The bright, open kitchen features elegant, white Calacatta Apuano honed marble countertops and a weathered, white Clé tile backsplash. The custom-made cabinets feature Schoolhouse Edgecliff pulls in natural brass.
Extending the open shelves across the window in the kitchen maximized the area for storage, creating a visually appealing way to display the couple's collection of ceramic tableware.
Shands paired maple wood kitchen cabinets with veined marble countertops to provide character to the space without overwhelming it. "These materials, complemented by the open shelves with stacked ceramics, are key to the experience," she says. Sub-Zero undercounter refrigerators and freezer opened the kitchen up to allow for more counter space.
Interior Designer Stephanie Dyer in the completed project.
Dyer Studio custom-designed the island with a black-stained white oak wood base and a walnut and soapstone counter that curves at both ends.
Dyer was inspired by all of the original curved details throughout the home, and wove subtle references into the kitchen’s design, including the scalloped detail in the stone counter and backsplash, the curving walls of the stove alcove, and at the coved ceilings.
Removing the dropped ceilings had a dramatic effect on the perceived size of the room. “I think the ceiling height alone changed how that space felt,” says Dyer.
The team added a bank of windows above the sink to flood the room with light. The ceiling pendants are from Allied Maker and the stool is the Cherner Counter Stool from Design Within Reach.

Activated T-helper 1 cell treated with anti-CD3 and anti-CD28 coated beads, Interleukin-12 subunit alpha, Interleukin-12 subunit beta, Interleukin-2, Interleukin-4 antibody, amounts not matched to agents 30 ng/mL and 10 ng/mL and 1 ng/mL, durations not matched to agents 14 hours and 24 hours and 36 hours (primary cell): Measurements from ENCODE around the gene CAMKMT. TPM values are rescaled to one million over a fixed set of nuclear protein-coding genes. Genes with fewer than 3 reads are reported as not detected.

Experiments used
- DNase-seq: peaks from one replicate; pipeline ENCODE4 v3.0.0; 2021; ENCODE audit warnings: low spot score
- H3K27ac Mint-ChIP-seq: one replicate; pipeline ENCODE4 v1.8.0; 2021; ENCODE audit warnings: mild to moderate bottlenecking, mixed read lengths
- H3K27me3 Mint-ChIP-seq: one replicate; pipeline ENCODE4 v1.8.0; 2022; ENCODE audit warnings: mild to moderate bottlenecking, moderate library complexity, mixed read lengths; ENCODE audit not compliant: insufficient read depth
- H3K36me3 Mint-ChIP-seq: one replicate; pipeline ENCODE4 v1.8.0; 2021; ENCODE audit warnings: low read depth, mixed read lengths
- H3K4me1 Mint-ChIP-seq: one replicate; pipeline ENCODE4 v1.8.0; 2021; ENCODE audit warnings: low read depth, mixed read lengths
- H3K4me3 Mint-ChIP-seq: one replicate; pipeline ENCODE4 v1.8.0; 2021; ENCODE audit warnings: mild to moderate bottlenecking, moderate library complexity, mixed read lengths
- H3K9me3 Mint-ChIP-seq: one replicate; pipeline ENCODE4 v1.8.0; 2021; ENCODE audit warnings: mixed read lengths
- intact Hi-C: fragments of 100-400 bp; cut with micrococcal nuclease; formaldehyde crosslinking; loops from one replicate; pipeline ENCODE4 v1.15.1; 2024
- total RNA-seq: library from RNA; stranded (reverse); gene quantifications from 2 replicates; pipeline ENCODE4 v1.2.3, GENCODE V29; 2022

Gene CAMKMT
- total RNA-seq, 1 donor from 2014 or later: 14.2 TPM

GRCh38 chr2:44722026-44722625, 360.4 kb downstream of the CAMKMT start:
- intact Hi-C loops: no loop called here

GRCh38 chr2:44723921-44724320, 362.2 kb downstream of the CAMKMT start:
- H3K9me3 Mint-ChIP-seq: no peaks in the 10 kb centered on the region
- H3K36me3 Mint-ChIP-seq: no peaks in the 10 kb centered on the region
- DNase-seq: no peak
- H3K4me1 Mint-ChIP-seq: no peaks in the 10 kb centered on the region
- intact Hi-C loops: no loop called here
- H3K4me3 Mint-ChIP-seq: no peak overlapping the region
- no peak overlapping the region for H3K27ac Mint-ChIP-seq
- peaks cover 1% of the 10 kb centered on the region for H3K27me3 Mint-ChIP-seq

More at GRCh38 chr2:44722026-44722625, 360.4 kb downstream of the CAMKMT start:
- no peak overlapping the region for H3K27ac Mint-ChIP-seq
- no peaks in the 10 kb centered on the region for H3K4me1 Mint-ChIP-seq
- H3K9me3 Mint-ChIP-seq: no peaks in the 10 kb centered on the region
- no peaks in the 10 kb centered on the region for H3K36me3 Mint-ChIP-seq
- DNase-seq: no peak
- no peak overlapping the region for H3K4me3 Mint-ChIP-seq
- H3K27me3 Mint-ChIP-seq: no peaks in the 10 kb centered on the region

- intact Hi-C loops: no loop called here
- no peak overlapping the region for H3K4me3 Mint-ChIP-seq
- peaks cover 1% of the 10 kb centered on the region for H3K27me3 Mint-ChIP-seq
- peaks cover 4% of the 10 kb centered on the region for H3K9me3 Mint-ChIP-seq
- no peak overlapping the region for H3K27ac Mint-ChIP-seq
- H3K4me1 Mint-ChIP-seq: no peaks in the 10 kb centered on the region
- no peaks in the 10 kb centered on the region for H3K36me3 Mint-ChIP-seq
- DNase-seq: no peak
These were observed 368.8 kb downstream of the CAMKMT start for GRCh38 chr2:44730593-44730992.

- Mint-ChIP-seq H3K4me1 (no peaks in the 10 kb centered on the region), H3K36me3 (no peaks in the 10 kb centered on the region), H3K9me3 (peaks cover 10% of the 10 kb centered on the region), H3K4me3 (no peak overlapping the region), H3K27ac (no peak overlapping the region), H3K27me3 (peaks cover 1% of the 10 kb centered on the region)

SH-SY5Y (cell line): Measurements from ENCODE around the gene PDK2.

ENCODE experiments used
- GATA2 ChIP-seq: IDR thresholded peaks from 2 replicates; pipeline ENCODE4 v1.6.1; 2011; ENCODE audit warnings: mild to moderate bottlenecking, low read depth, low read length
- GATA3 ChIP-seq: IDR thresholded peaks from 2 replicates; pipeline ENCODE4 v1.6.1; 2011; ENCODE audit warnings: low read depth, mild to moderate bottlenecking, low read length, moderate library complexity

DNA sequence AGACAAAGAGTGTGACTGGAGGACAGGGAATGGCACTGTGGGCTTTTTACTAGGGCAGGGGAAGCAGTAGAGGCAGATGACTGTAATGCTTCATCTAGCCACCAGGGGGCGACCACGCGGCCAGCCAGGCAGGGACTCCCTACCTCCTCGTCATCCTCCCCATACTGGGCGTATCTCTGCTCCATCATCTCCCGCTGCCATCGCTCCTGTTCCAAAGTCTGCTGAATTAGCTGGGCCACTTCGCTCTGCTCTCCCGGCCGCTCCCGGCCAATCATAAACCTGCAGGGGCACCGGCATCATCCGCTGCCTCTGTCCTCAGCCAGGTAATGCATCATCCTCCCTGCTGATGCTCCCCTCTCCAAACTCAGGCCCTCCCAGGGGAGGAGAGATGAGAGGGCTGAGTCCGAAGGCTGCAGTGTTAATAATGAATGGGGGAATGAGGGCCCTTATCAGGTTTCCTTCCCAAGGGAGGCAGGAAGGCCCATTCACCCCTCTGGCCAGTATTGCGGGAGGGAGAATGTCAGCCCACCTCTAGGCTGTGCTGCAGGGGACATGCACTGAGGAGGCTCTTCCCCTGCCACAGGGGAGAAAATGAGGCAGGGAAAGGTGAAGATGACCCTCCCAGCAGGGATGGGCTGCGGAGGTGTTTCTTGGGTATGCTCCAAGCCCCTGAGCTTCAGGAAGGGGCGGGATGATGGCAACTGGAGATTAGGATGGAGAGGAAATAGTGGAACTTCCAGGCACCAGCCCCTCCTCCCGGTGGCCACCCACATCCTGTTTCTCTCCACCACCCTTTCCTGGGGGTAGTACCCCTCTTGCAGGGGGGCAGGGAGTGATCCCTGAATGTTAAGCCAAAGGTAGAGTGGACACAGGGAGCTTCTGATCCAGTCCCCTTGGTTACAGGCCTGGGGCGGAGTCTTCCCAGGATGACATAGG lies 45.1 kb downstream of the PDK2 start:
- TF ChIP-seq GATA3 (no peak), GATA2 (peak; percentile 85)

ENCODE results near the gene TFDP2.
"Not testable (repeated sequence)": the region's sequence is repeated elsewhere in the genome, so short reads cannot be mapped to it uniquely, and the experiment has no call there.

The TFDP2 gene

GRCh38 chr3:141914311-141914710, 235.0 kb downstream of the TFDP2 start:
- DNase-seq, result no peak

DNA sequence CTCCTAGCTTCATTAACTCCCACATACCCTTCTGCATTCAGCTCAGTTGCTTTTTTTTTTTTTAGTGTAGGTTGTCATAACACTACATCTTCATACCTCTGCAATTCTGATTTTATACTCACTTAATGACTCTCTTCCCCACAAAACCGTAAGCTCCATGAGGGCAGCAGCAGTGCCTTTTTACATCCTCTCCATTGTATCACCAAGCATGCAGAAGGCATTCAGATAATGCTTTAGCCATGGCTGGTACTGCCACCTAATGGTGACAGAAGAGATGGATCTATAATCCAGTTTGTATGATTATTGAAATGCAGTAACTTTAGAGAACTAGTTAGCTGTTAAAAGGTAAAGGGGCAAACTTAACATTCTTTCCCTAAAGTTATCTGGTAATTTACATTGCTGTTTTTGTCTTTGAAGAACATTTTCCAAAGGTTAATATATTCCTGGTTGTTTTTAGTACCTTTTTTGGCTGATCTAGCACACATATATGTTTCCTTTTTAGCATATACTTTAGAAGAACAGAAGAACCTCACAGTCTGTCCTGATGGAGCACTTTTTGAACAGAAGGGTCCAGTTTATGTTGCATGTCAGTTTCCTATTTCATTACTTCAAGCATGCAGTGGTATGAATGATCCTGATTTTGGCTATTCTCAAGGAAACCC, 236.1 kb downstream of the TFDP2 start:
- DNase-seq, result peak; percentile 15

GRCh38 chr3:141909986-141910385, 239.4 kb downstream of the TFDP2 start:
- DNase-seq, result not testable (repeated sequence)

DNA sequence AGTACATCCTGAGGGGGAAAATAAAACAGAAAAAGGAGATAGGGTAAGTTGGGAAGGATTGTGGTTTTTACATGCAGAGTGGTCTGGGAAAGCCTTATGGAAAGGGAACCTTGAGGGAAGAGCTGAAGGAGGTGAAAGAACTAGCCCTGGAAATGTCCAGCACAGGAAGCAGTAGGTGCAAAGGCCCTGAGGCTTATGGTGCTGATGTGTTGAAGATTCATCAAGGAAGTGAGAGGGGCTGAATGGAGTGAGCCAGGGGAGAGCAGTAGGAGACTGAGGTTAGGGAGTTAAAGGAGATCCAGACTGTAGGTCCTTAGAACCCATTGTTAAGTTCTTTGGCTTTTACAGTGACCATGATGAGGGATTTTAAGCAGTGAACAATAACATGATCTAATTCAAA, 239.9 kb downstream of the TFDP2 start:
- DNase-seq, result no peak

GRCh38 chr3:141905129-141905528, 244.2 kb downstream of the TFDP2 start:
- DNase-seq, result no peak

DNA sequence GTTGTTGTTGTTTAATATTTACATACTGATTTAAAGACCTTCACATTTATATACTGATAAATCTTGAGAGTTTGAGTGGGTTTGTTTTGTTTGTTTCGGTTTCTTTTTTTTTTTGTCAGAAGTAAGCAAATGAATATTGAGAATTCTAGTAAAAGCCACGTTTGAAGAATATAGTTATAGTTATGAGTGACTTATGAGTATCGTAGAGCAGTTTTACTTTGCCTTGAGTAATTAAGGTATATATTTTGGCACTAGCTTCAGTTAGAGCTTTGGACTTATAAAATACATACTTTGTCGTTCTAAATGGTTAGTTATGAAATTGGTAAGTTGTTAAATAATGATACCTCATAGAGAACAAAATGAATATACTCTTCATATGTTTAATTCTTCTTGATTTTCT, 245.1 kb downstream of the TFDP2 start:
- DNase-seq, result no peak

Per the clients’ request, the kitchen skews to a predominantly white color palette, with the bespoke island providing contrast.
The large barbecue anchors the quincho, a designated space to cook and host guests.
As the home’s concept was developed, the dining and kitchen volume was configured first. "The idea is that it can work independently from the rest of the house; it has associated bathrooms and independent access," says Sánchez.
"The spaces and materials are very kid-friendly," says Wittman. "The natural finishes are durable and easy to clean. Organic materials with their own unique textures patina over time, which will allow the spaces to be lived in and loved while weathering gracefully for a long future."
The view from the nook to Lake Washington. The slat screen at the end of the island creates visual consistency with the revamped deck, and the glass guardrail doesn't obstruct views.
There are now two options for seating—at the end of the island or in the nook beyond.
Marble counters, custom white oak cabinetry, and terrazzo tile flooring from Ann Sacks brighten up the kitchen. "Their light tones were the right balance of Southern California modernism with the warmer, highly crafted wood carpentry that the Puget Sound region is known for," says Wittman.
This artfully minimalist Australian kitchen combines concrete, oak, steel, and prefabricated panels with a substantial marble countertop and backsplash.
The sink wall faces south, and the architects sought to bring in natural light while filtering the view to the driveway. Their solution was to create a "living screen" with solid walnut shelves, suspended with blackened-steel frames, that showcase glassware and plants while allowing space for a solar roll shade. Custom, laser-cut steel glass racks are mounted under the lowest shelf.

The modern kitchen is the heart of the home. Cooking and conversing go hand-in-hand as meals are created, memories made. Whether teaching an old family recipe, reading the newspaper in a breakfast nook, or chatting over the daily morning coffee, the ritual of the everyday begins here. Spark your imagination by browsing our collection of modern kitchens. From popular counter materials like marble, granite, quartz, and wood; to stunning examples of white cabinets; to flooring options like hardwood and concrete, these projects showcase it all. You'll also find ideas for backsplashes, lighting, appliances, and sinks.